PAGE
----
Southeastern United Wine & Grape Symposium
     
  • MORE »
 

READER COMMENTS
 
Article: The 'Sideways' Effect »
 
Thank you for this research that confirms what many thought about the pinot noir effect....
Reader: Guest
 
Article: Fine for Volunteer Labor Makes Wineries Wary »
 
This is so incredibly asinine. And my taxes go to help fund these over-reaches? No...
Reader: Philburtonj
 
Article: Paso Winegrowers Back on TTB Track »
 
Unfortunately, they will be named Drought sinkhole #1, #2, #3, etc. Really, 11 different flavor profiles...
Reader: Donn Rutkoff
 
Article: Optimization of limited water resources in irrigated vineyards »
 
Very interesting article! Sap flow monitoring was in the past mostly used for research but...
Reader: Virginie Scoarnec
 
Article: New York OKs Out-of-State Grapes »
 
If the resultant wine, using out of state juice,bears the "American" on the label, I...
Reader: Guest
 
 


Directory/Buyer's Guide — Your Wine Industry Marketplace
 
 
WINERY SEARCH
 
 
Advanced Search »
SUPPLIER SEARCH
   by Product
 by Company Name or Brand
 
Browse by Category »
2015 Directory/Buyer's Guide
The Wines & Vines Directory and Buyer's Guide
 
 
EXPANDED ONLINE SEARCH INCLUDED WITH PURCHASE
 
ORDER NOW »
 
LEARN MORE »
 
 
Wines & Vines Magazine
 
 
LEARN MORE »
 
SUBSCRIBE »
 
Digital Edition Now Available!
Wines & Vines Digital Edition Now Available
 
LEARN MORE »
 
ORDER NOW »
 
 
The Wines & Vines Online Marketing System
 
The Industry Standard winery marketing application
 
FREE LIVE DEMO »
 
VIEW VIDEO »
 
 
 
 
Latest Job Listings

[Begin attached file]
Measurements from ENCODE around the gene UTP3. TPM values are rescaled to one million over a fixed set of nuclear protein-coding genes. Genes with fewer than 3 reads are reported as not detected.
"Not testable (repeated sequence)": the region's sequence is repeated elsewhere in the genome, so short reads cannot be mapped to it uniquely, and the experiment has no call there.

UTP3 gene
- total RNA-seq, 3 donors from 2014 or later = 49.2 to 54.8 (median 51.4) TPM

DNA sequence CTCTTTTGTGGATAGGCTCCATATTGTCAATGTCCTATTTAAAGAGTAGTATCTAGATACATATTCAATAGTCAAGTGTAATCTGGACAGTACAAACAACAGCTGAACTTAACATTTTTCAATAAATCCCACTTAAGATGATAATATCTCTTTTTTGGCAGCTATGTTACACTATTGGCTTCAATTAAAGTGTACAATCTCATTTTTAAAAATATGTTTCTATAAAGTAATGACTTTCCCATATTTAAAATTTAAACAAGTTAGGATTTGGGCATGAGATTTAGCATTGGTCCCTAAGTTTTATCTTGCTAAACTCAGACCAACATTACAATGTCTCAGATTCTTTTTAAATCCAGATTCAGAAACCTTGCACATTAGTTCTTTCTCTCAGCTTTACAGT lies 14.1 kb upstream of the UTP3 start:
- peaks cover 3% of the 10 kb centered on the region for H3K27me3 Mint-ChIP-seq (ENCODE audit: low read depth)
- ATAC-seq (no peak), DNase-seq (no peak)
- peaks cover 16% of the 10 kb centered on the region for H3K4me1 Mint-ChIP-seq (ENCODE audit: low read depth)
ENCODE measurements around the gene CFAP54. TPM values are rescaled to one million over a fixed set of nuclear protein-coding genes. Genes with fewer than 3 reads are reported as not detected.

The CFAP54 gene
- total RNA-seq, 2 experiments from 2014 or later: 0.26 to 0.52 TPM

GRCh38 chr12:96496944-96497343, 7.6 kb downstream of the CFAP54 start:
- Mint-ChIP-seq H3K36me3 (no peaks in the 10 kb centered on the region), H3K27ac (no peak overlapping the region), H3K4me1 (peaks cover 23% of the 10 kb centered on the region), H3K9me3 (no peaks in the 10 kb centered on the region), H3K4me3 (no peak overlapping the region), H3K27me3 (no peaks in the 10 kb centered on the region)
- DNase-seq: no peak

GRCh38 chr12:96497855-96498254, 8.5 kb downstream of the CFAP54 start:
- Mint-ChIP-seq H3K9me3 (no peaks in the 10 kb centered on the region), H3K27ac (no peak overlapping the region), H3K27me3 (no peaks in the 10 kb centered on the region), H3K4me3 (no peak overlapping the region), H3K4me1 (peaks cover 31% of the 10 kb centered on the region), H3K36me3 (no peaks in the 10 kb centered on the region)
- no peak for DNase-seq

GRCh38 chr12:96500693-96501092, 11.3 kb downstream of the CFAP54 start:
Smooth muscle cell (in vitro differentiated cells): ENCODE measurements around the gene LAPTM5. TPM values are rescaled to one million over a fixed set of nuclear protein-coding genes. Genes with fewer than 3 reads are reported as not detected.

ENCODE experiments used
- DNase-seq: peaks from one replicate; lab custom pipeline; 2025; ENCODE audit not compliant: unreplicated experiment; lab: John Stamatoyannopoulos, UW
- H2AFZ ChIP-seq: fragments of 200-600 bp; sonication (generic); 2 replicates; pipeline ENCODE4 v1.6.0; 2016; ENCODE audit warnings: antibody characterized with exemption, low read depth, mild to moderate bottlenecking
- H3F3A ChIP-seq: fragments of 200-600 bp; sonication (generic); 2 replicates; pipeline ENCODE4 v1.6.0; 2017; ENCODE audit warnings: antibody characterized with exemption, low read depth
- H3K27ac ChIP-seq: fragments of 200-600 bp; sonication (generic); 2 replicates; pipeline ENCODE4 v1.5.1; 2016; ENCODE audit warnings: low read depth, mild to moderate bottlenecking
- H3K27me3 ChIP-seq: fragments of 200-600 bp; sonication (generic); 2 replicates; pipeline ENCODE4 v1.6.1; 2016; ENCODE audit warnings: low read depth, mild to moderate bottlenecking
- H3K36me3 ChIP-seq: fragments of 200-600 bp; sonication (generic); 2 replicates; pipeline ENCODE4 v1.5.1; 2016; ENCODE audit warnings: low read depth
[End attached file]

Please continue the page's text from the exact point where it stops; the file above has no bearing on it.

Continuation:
Vice President Of Sale...
 Napa, CA
Sales and Marketing
 Nyc Sales Rep
 New York, NY
Sales and Marketing
 Wine & Beer Sales Exec...
 Delaware Beaches, DE
Sales and Marketing
 Owner/General Manager
 Atlanta, GA
DTC, Tasting Room and Retai
 Italian Wine Sales In ...
 New York City, NY
Sales and Marketing
 Regal Pasadena Sales R...
 Los Angeles, CA
Sales and Marketing
 Executive Sous Chef
 Paso Robles, CA
DTC, Tasting Room and Retai
 Outside Sales Rep
 Napa, CA
Sales and Marketing
 Wine And Spirits Consu...
 New York, NY
DTC, Tasting Room and Retai
 Faculty Chair In Wine ...
 Rohnert Park, CA
General Administration and
 
More Job Listings >>
Follow Us On:
 
 





Home  |  About Us  |  Editors  |  Subscribe  |  Print Edition  |  Digital Edition

Advertise  |  Site Map  |  Contact Us  |  Privacy Policy
 
 
Copyright © 2001-2014 by Wine Communications Group, Inc. All Rights Reserved.
No material may be reproduced without written permission of the Publisher.
Wines&Vines does not assume any responsibility for any unsolicited manuscripts or materials.